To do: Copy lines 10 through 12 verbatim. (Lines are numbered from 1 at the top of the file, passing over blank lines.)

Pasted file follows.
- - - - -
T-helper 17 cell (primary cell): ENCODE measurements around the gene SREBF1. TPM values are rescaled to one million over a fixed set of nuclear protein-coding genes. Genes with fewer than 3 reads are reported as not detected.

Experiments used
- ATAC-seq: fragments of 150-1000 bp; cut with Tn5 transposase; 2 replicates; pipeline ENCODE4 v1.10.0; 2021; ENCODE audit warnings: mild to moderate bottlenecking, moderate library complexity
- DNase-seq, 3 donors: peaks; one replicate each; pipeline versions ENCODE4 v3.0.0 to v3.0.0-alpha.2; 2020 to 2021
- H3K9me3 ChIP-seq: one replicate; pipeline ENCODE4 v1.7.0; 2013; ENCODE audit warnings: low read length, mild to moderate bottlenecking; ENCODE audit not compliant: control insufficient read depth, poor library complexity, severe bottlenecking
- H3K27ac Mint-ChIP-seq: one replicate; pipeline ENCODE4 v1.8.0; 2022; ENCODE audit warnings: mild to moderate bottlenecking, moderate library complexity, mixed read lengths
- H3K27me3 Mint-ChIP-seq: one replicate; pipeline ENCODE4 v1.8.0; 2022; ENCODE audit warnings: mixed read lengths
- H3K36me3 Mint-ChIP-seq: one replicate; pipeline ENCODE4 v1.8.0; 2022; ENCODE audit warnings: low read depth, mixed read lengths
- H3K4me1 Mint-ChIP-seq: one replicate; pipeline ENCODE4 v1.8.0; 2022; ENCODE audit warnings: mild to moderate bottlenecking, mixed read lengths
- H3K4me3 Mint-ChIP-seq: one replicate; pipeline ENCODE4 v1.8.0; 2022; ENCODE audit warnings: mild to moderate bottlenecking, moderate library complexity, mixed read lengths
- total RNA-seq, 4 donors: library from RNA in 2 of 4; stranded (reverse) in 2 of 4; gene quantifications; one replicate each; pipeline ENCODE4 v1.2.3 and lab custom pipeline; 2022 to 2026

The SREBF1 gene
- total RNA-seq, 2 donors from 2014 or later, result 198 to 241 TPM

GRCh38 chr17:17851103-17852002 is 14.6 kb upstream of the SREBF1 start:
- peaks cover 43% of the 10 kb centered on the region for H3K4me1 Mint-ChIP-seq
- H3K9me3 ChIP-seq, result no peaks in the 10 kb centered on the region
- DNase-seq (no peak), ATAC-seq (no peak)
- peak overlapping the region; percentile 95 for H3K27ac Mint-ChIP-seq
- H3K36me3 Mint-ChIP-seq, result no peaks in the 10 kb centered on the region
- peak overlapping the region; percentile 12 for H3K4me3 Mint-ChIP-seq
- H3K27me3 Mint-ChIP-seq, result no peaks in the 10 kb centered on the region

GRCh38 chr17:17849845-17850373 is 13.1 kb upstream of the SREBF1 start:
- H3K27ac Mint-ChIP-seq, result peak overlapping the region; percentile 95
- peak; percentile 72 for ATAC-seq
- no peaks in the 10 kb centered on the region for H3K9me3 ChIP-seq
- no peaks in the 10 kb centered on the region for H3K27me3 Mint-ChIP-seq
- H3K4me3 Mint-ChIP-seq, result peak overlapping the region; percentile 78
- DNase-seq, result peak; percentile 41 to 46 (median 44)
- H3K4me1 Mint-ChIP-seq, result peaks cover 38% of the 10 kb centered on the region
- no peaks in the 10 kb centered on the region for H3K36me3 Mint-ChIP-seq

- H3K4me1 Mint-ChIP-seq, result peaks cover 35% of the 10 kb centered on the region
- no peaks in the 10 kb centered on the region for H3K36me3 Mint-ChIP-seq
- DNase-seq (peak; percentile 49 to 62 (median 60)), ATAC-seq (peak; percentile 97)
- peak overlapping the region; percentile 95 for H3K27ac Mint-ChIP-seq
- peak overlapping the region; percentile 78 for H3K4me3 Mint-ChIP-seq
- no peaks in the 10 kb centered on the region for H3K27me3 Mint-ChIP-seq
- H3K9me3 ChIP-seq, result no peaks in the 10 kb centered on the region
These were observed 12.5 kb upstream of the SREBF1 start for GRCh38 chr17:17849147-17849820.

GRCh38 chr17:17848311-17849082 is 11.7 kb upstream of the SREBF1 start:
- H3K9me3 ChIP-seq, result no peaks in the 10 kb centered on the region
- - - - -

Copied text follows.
- H3K4me3 Mint-ChIP-seq: one replicate; pipeline ENCODE4 v1.8.0; 2022; ENCODE audit warnings: mild to moderate bottlenecking, moderate library complexity, mixed read lengths
- total RNA-seq, 4 donors: library from RNA in 2 of 4; stranded (reverse) in 2 of 4; gene quantifications; one replicate each; pipeline ENCODE4 v1.2.3 and lab custom pipeline; 2022 to 2026

The SREBF1 gene